“Dad, can I ask you a question?”
You never know what’s going to come out of an eight-year-old’s mouth. I brace myself for the potential curve ball he’s gonna throw and turn down the car stereo. “What’s on your mind, sport?”
“Do you ever think things that you know you shouldn’t?” Out of the corner of my eye, I see him picking at an imaginary stain on the thigh of his jeans. His mom used to do the same thing. I wonder if he realizes that. Somedays I wondered if he even remembered her … it’s four years next month that we buried her.
“Well sure Danny, we all have strange thoughts.” Steady on, I think to myself. “You know, sometimes it helps to say ‘em out loud. Lots of times they’re not as weird as you think.”
‘Well, I just saw that cooler on the side of the freeway … did you see it?”
“Nope, sorry. I was kinda busy watching the road. What about it?”
“Nothing really,” he said. The stain on his Levi’s was spreading. “I was just wondering what would happen if Gwyneth Paltrows’s head was in it.”
Sometimes he makes me so proud.
:: :: ::
Today we were discussing climate change, using authentic text (eg, newspaper articles) rather than a course book. This is in preparation for an upcoming collegiate I-want-to-be-an-interpreter final exam.
Me: And can you give me an example of an "endangered species?"
She: Ummm ... fish?
Me: Okay. What specific kind of fish?
She: Sea fish?
This, I can assure you, was not due to a lack of English-language skills. I think she might have relatives in South Carolina.
September 2, 2007
So Much for a Sunday
So endeth the movie weekend. Saw a couple at the cinema and several more on DVD or cable.
The winner, by far, was Hot Fuzz. Maybe it's because I just saw Shaun of the Dead last weekend, but I thought it was a hoot and will require repeated viewings. I suppose I know need to add Spaced to my list of things to watch.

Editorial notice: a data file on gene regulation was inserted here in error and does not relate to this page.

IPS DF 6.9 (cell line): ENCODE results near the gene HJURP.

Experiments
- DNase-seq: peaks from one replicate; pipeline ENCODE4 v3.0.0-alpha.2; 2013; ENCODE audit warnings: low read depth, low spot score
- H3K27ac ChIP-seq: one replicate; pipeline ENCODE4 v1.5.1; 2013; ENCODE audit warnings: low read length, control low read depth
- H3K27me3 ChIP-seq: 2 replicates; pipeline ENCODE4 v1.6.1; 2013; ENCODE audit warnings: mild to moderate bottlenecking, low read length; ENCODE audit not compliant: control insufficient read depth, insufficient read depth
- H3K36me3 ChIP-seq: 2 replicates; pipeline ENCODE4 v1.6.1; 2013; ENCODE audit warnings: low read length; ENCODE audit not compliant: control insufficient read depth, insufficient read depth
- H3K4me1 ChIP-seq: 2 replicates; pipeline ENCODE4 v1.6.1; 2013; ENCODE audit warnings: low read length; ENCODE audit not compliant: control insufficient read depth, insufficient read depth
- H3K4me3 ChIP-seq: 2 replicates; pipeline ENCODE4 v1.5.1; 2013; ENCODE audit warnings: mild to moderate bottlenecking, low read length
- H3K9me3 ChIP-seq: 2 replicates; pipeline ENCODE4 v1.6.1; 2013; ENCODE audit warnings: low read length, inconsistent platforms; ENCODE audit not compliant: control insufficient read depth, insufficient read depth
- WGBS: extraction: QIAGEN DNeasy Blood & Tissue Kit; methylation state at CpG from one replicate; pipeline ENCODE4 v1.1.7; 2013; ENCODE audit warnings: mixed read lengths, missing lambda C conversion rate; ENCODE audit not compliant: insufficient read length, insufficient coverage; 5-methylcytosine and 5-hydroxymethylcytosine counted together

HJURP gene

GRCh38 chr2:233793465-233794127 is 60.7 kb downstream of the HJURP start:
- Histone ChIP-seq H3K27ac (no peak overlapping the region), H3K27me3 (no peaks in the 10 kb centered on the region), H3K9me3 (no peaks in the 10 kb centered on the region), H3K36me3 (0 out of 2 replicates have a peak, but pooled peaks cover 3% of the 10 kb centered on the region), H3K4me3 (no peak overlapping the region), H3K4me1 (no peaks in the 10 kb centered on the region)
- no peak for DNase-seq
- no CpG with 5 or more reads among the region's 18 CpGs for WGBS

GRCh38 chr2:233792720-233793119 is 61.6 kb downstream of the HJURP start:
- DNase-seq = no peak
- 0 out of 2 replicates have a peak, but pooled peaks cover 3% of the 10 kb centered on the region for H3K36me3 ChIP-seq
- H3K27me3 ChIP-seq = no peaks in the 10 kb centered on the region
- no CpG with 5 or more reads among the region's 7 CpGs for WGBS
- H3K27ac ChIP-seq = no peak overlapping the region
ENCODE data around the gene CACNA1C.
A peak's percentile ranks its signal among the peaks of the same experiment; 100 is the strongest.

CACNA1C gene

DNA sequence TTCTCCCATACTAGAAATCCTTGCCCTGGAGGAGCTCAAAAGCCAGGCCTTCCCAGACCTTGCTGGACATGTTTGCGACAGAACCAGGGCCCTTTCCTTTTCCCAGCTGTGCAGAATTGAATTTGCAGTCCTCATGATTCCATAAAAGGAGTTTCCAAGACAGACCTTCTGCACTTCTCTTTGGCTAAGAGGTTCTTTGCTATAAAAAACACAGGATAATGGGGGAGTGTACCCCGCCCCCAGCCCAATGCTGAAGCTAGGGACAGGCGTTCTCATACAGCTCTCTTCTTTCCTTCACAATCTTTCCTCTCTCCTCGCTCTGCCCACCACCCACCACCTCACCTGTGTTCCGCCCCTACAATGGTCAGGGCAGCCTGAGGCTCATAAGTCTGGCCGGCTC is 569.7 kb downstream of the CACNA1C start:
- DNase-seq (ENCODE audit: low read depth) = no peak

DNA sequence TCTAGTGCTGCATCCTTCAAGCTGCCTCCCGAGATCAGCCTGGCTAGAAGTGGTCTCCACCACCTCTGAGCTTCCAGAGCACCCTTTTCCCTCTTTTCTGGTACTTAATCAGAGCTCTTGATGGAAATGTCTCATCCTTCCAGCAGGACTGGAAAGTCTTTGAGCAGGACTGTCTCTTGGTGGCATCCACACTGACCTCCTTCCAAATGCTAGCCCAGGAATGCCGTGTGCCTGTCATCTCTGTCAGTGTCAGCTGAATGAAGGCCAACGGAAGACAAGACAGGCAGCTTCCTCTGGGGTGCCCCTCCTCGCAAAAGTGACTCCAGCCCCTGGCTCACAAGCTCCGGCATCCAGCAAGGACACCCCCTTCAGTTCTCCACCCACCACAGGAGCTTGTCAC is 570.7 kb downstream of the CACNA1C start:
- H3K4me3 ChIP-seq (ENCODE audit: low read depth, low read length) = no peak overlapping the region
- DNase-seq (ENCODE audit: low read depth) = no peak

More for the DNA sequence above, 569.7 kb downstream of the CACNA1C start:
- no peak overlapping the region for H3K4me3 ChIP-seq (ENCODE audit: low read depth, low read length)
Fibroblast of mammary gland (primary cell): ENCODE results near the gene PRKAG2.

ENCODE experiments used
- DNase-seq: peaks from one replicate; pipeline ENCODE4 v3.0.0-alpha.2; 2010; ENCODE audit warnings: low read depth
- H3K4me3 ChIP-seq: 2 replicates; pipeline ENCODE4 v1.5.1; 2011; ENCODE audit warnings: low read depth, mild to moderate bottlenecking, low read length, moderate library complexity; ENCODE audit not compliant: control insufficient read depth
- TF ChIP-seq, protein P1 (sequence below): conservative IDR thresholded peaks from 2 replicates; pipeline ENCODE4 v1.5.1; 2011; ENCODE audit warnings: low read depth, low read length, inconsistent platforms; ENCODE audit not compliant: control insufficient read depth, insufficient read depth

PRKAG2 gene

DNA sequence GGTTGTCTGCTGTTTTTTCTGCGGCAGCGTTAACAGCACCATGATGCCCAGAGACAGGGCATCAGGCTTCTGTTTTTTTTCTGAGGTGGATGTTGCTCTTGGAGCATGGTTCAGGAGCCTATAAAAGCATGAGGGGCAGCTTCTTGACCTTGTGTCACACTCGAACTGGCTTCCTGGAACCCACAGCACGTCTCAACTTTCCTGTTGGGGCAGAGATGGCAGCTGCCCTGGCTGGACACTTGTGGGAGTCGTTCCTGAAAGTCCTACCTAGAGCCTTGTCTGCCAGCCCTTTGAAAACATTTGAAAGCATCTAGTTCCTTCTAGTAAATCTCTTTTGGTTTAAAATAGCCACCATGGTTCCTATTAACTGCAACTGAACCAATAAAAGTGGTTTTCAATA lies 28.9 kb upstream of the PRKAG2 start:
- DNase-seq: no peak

The second-most enjoyable film of the weekend was Hallam Foe. It's a twisted little dramedy and was a perfect afternoon at the movies. Jamie Bell gives a very strong performance.
The Simpsons Movie was a good giggle, but there have been much funnier episodes on TV Can't say anybody needs to rush out and see it if they haven't already.
Historical films left me cold this weekend, and I bailed on DVD viewings of The Last King of Scotland and The Wind that Shakes the Barley, opting to catch up with people had temporarily disappeared from my world and recently found their way into my in box.
The B&B is reopening tonight with a late-night arrival of AJC, who is taking a year off from teaching kindergarten to travel the world. First stop is London for an indeterminate stay. Bless, he's had a year to plan, but has decided to "be Bedouin about the whole thing." How decidedly un-Virgo of him. Fortunately, Little Beirut is just two blocks away, so he'll feel right at home. Or maybe we'll send him to visit Eduardo in Abu Dhabi.
I figure after a couple weeks he'll grow weary of our boring little world and head off to the Continent, but in the meantime it will be fun to have an old friend around. Rumours are that the B&B might not be around for more than a few more months, so y'all enjoy it when you can.
Ohh. And here he is now.